Heroes Reborn: Peter Parker, The Amazing Shutterbug #1 Review

by Charles Martin on May 12, 2021

Heroes Reborn: Peter Parker, The Amazing Shutterbug #1 Review
Writer: Marc Bernardin
Contemporary Artist: Rafael De Latorre
Flashback Penciller: Ron Lim
Flashback Inker: Scott Hanna
Colourist: Jim Campbell
Letterer: Ariana Maher
Publisher: Marvel Comics

So, mild-mannered Peter Parker as a photographer and nothing else. Why not give it a spin?!

For a start, I can say that despite a vaguely similar set-up, this is not a Marvel knockoff of Jimmy Olson and Superman. Peter's feelings toward Hyperion are a long way from hero-worship or friendship.

This is because writer Marc Bernardin isn't afraid to load this alternate Peter Parker's story up with tragedy. Yes, he misses that all-important spider-bite -- that's the very first thing this one-shot shows -- but he still loses a close family member. 

And it happens in a way that deeply complicates Peter's relationship with Hyperion.

This one-shot gets some quietly impressive art courtesy of Rafael De Latorre, Ron Lim, and Scott Hanna. They're all working in a spare, cartoony style that uses just exactly enough detail to convey story developments and emotions. Mr. Hanna puts down hard, discrete lines over Mr. Lim's pencils in the initial flashback, while Rafael De Latorre delivers a slightly more organic finish in the contemporary scenes.

Colourist Jim Campbell does a remarkable job finessing the relationship between the two artists. They're very close, stylistically, and the colours work -- in a positive way -- to distinguish between them. The flashback gets flatter, more animation-esque shading. This fits both the hard linework and the uncomplicated tone of the story at that point. The contemporary art receives more blended, graduated colour. Again, it fits both the looser lines and the more complex mood.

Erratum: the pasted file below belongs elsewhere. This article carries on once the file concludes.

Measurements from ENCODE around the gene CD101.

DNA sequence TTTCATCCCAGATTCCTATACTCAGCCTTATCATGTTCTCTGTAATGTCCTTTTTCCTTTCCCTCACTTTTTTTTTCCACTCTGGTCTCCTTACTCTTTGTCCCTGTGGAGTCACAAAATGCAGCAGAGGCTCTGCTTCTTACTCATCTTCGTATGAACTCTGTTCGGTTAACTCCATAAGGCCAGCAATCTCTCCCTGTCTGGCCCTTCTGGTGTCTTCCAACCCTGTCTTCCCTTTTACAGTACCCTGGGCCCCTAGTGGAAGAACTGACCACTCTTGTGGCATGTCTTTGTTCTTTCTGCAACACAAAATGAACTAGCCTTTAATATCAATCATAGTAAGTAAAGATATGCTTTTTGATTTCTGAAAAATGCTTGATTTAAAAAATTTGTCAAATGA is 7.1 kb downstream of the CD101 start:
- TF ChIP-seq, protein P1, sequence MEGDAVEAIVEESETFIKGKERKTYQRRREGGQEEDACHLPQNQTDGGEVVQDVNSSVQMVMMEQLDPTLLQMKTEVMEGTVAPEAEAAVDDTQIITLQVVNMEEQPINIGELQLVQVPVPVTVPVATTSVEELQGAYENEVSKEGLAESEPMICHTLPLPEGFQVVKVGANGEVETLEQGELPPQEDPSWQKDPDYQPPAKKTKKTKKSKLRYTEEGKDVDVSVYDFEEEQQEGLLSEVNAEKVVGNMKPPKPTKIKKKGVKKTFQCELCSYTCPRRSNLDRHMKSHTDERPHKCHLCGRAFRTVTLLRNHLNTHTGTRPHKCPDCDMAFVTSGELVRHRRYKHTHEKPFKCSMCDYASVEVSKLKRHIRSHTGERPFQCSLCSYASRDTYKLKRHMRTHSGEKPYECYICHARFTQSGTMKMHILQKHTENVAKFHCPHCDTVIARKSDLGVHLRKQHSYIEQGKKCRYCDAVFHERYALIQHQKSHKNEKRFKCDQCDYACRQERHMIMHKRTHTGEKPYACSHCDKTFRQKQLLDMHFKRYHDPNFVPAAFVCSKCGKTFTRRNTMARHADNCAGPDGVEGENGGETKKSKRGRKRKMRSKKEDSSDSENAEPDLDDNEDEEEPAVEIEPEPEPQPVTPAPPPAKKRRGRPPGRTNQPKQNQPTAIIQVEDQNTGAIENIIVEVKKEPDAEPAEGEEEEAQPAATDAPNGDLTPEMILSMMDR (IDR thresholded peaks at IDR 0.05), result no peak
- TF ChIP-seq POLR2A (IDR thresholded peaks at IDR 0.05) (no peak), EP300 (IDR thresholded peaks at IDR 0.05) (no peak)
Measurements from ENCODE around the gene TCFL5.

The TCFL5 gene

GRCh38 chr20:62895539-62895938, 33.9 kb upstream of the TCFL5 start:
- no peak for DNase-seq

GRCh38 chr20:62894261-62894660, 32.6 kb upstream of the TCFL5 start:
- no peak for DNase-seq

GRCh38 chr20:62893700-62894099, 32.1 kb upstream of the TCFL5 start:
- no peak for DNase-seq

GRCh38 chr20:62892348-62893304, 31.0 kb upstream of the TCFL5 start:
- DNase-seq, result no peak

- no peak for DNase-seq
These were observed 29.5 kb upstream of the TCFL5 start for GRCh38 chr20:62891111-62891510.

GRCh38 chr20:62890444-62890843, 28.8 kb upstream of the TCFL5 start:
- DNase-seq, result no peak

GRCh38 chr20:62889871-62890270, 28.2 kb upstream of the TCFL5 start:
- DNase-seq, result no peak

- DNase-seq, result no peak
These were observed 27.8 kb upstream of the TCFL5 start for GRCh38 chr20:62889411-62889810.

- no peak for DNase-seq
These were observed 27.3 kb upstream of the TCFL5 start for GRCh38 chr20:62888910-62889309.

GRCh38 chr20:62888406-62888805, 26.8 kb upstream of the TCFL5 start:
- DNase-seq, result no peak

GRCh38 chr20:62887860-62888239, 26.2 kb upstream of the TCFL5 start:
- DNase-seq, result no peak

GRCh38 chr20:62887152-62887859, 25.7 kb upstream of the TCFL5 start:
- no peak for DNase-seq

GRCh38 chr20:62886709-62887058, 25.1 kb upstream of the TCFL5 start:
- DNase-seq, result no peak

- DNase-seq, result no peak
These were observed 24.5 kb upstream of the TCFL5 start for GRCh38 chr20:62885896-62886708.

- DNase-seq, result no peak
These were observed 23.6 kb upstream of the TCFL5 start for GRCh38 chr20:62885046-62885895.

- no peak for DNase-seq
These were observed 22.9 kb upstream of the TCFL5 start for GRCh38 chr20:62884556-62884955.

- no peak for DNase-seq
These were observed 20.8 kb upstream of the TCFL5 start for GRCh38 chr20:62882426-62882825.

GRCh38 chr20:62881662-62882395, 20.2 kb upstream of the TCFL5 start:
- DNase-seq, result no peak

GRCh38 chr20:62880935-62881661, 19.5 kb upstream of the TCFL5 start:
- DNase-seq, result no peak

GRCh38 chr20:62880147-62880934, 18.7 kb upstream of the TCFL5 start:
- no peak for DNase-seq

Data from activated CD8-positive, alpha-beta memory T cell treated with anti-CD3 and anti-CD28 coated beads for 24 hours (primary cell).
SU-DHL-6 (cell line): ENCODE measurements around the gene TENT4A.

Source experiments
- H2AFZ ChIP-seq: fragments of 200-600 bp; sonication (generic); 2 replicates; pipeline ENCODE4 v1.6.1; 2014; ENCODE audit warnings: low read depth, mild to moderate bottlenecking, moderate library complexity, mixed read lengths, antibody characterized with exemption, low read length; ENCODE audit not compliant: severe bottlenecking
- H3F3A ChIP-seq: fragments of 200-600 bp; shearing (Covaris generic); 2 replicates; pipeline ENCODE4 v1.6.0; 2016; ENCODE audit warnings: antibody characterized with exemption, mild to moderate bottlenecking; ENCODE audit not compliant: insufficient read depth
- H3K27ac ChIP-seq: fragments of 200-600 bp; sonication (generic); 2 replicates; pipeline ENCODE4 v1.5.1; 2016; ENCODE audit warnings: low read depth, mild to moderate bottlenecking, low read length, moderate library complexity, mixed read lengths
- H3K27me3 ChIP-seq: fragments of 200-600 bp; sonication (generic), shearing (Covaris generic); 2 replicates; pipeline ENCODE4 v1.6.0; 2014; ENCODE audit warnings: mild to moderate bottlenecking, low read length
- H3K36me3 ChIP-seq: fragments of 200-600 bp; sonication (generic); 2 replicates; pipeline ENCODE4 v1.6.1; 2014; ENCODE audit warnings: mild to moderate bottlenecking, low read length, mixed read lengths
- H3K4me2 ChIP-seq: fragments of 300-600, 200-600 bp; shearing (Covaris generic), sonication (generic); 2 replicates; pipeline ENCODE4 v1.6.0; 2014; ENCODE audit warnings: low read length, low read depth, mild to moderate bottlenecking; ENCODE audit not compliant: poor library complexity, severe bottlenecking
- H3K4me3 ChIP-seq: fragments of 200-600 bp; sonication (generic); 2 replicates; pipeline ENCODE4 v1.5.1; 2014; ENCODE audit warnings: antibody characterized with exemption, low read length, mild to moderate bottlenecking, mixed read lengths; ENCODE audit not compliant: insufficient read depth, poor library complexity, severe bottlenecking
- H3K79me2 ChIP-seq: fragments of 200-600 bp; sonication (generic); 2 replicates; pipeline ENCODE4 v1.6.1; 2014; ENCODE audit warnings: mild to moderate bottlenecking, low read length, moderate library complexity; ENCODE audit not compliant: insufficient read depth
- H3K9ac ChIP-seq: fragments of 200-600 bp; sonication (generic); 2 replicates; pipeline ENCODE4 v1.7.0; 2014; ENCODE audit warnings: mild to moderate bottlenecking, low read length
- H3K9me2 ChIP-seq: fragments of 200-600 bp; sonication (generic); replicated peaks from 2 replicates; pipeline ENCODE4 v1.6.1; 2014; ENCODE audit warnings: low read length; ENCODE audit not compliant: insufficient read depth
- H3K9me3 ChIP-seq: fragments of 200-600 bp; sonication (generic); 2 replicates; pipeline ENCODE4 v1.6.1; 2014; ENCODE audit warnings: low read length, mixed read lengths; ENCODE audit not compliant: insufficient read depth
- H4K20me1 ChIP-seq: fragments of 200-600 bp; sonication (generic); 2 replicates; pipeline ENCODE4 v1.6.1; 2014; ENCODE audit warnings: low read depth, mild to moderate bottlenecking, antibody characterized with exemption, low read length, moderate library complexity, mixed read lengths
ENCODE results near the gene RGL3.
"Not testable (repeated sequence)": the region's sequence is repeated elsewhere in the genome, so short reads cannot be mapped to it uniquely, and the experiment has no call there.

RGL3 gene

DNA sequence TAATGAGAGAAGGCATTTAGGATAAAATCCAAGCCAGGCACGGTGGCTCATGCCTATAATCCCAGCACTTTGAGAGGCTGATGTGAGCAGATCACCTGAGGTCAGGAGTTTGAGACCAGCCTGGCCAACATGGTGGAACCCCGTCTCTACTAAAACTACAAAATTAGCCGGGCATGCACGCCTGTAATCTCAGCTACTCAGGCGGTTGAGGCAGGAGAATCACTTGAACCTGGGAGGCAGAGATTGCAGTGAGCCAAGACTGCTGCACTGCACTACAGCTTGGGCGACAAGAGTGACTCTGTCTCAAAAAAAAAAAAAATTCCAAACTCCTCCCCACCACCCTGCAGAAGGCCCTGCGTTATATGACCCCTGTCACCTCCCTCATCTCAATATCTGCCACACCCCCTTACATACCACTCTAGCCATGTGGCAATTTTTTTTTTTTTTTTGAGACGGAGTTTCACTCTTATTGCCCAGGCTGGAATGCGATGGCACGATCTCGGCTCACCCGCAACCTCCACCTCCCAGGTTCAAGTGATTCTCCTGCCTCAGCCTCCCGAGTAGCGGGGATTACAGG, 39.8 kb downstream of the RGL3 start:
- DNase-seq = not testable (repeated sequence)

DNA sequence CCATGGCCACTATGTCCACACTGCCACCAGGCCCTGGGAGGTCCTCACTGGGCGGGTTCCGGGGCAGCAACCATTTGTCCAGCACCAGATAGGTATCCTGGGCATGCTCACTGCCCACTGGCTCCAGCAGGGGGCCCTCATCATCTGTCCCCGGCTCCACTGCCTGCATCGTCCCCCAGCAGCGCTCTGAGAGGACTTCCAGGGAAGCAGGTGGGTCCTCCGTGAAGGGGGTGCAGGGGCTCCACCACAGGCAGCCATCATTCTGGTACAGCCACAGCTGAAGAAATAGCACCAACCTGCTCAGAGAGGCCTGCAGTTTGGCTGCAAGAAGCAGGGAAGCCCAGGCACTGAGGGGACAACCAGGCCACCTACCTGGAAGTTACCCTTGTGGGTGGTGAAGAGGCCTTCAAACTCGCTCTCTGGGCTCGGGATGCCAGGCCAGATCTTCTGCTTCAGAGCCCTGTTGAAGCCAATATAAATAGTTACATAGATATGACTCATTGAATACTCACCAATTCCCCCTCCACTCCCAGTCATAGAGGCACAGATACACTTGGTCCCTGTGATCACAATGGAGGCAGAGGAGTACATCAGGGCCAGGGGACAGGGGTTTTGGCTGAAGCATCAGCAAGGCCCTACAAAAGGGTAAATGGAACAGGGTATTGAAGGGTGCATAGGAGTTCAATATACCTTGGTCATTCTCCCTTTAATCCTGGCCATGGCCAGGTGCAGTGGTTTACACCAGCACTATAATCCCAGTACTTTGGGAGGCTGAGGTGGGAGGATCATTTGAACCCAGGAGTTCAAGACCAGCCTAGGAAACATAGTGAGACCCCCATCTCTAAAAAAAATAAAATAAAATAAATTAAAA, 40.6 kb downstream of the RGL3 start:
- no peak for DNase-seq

This is essentially a story in three parts. The first part, with Mr. Lim's art, illustrates that high school stinks for a valedictorian nerd who doesn't get bitten by a radioactive spider. The middle part shows that college maybe doesn't stink for an inventive nerd with a bright future -- but then a tragic turn darkens that future. The final part demonstrates that an embittered grown-up nerd doesn't need radioactive blood to be a hero.

Mr. Bernardin's script is extremely strong in detail. His dialogue is compelling and manages to sound both clever and natural. His characterization of Peter Parker is thoughtful, insightful and empathic.

You can hear the "but" coming, can't you? The problem with this story is a strategic one, a high-level question of focus that was probably hard to spot until the comic was close to completion. It's this: The first part of the story? The high school part? With the nice distinctive art and the missed spider-bite and the Mary Jane cameo? It's not actually germane to the rest of the story. Whoops.

The flashback isn't bad -- far from it! But it's not as good as the subsequent parts, and not as strongly linked to the core challenge Mr. Bernardin throws at Peter. That being the case, it's hard not to begrudge the pages spent on Pete's high school days and wonder what could have been done if the later scenes got more space. The finale, in particular, might have benefitted from a little more elaboration.

In the end, though, I am a big admirer of Marc Bernardin's script. It tells a complete and satisfying story, and it demonstrates clearly that radioactive blood and web-shooters are not the things that make Peter Parker great. A particular highlight is a reworking of Spider-Man's "great responsibility" credo, wisely altered to suit the non-super-powered protagonist. And the ending, though abrupt, has a rich irony that closes the story with a sense of destiny fulfilled.

Though I think it spends a little too long in high school, overall I had a blast with Shutterbug. This is a very enjoyable one-shot that uses the alternate universe premise of Heroes Reborn to do great what-if work on Peter Parker. With strong, simple art and insightful words, it capably illustrates the heroic streak in the character that will always shine through, spider-bite or no spider-bite.

Our Score:


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If, like mine, your Spider-scholarship isn't A+ level, you may need to google "marvel wiki carolyn trainer" to get the continuity gag in the college section.